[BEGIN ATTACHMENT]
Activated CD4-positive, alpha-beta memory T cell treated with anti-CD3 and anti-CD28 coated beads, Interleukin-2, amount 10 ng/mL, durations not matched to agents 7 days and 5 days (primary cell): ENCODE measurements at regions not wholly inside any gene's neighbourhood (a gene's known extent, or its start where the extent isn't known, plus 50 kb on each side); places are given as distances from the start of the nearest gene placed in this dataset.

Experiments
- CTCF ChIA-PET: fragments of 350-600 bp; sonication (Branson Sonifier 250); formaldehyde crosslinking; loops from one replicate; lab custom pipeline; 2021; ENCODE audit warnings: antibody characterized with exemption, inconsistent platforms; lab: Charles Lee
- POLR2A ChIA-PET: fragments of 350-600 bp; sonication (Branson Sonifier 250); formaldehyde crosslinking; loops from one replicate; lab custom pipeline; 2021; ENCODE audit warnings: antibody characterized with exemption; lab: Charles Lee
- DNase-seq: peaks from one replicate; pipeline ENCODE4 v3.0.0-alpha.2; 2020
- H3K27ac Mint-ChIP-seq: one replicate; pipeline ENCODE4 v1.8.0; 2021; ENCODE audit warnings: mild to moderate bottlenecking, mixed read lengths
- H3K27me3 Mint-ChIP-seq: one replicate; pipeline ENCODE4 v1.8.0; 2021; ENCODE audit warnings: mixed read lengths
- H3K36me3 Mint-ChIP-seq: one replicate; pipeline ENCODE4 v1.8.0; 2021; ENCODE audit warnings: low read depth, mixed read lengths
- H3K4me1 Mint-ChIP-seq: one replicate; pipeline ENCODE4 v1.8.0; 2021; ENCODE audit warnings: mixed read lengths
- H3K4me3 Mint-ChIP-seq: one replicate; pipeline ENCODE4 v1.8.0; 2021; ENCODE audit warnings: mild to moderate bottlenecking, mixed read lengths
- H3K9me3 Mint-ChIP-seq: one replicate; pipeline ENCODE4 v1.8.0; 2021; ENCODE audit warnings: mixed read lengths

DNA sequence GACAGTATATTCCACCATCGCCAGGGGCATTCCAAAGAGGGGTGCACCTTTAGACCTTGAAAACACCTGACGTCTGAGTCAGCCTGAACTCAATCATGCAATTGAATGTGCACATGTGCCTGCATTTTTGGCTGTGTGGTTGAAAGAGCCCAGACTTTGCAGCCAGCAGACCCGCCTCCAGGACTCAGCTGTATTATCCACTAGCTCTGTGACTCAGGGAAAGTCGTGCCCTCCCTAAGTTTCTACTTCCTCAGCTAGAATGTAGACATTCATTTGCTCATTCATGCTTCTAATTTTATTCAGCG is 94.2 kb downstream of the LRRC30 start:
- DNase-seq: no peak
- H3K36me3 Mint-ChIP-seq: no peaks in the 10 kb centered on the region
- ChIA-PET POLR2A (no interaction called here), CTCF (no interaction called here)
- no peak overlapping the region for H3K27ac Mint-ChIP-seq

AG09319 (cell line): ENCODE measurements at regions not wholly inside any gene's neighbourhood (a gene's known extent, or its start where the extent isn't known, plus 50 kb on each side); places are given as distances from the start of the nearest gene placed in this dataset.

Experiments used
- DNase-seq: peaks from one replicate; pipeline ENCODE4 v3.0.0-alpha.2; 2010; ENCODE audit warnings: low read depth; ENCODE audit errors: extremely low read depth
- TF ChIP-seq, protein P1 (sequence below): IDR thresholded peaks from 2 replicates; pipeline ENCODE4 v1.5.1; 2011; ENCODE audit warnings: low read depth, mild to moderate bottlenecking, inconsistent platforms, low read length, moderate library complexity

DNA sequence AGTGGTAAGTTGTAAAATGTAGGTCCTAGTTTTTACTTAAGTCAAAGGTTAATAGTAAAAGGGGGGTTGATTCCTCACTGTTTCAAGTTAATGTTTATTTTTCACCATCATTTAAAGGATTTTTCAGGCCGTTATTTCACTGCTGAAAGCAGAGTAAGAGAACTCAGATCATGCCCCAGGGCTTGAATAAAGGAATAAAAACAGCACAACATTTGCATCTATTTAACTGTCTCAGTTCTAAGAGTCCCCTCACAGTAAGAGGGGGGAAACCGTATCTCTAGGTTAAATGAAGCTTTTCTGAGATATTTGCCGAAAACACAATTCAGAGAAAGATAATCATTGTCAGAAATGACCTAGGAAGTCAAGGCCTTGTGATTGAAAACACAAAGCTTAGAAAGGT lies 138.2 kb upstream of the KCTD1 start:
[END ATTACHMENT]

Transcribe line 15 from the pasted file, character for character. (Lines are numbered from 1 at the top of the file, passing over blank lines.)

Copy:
- ChIA-PET POLR2A (no interaction called here), CTCF (no interaction called here)